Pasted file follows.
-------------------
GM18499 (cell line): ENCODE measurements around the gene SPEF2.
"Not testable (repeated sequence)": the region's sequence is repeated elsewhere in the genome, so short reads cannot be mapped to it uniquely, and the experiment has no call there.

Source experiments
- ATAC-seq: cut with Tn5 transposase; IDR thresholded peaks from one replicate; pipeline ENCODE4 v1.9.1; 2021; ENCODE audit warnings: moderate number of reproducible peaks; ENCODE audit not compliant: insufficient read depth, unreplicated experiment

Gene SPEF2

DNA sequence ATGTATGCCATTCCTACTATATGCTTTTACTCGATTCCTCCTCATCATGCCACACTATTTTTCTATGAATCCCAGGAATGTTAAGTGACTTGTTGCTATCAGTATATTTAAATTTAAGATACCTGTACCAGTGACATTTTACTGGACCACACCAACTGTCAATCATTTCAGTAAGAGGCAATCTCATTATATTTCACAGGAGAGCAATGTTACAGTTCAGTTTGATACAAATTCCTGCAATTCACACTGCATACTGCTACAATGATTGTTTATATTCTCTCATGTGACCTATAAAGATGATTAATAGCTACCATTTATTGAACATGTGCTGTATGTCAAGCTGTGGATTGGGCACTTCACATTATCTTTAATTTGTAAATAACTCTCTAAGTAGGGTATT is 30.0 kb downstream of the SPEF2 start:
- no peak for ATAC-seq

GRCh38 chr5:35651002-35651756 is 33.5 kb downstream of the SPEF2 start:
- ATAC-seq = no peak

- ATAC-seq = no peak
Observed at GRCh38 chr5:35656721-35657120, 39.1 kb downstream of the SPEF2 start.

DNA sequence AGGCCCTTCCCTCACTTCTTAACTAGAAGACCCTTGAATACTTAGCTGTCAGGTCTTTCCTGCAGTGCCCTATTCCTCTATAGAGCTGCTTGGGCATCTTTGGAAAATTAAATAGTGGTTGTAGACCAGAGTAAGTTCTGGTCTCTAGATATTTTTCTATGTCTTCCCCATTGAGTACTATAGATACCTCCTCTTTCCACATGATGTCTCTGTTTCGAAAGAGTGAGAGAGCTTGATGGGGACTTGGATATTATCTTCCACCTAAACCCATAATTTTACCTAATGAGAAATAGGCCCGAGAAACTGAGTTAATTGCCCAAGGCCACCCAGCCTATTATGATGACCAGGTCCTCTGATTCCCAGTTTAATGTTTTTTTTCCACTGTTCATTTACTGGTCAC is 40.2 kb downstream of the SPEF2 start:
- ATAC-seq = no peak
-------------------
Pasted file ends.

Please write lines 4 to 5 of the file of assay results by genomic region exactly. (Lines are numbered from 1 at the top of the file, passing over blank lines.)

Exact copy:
- ATAC-seq: cut with Tn5 transposase; IDR thresholded peaks from one replicate; pipeline ENCODE4 v1.9.1; 2021; ENCODE audit warnings: moderate number of reproducible peaks; ENCODE audit not compliant: insufficient read depth, unreplicated experiment

Gene SPEF2